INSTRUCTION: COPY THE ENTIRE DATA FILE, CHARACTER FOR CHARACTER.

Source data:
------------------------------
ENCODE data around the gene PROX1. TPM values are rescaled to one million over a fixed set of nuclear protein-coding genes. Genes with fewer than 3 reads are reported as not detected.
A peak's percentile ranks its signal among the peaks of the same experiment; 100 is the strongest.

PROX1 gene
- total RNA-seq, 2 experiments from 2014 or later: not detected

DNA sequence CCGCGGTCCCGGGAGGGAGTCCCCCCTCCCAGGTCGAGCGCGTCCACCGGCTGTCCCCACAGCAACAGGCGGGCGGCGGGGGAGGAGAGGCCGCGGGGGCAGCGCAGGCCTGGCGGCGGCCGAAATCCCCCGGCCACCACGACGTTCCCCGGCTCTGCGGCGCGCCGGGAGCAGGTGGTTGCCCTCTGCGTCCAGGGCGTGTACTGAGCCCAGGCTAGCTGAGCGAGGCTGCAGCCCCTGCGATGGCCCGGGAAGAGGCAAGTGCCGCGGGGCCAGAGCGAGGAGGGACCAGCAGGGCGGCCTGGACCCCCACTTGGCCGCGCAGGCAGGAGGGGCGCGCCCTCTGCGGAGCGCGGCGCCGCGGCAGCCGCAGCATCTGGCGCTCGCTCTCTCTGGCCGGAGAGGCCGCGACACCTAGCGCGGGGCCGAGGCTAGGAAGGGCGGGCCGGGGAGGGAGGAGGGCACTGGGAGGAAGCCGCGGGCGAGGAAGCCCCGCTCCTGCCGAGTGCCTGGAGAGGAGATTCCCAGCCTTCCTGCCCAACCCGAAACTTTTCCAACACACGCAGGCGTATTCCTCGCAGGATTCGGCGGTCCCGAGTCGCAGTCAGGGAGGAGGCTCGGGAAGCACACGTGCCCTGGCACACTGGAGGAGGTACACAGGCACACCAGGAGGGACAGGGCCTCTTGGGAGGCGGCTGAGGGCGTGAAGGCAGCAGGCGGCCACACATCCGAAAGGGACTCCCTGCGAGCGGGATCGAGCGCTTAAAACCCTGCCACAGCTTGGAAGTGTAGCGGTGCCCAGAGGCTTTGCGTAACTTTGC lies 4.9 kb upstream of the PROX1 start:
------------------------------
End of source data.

ENCODE data around the gene PROX1. TPM values are rescaled to one million over a fixed set of nuclear protein-coding genes. Genes with fewer than 3 reads are reported as not detected.
A peak's percentile ranks its signal among the peaks of the same experiment; 100 is the strongest.

PROX1 gene
- total RNA-seq, 2 experiments from 2014 or later: not detected

DNA sequence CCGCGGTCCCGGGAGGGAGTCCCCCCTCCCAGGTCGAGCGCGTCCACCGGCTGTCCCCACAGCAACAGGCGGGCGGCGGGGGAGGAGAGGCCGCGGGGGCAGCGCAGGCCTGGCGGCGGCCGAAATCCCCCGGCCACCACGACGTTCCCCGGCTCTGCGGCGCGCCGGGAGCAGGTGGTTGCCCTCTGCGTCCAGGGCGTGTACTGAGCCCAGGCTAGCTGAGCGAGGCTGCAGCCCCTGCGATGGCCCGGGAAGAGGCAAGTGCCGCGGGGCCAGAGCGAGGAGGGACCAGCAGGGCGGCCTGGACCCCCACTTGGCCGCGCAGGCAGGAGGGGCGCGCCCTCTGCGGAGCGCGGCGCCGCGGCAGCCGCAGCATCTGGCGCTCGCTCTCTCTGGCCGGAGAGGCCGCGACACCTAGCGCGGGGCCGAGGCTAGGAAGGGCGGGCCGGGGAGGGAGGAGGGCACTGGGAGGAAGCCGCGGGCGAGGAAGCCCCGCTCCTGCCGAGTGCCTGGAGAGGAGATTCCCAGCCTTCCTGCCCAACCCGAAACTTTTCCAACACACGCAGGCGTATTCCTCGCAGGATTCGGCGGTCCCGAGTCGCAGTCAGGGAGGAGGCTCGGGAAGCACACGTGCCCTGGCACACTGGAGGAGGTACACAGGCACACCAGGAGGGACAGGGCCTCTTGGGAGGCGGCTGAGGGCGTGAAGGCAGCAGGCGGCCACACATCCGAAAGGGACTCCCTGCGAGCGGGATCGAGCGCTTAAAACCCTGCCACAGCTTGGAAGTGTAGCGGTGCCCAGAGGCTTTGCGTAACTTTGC lies 4.9 kb upstream of the PROX1 start: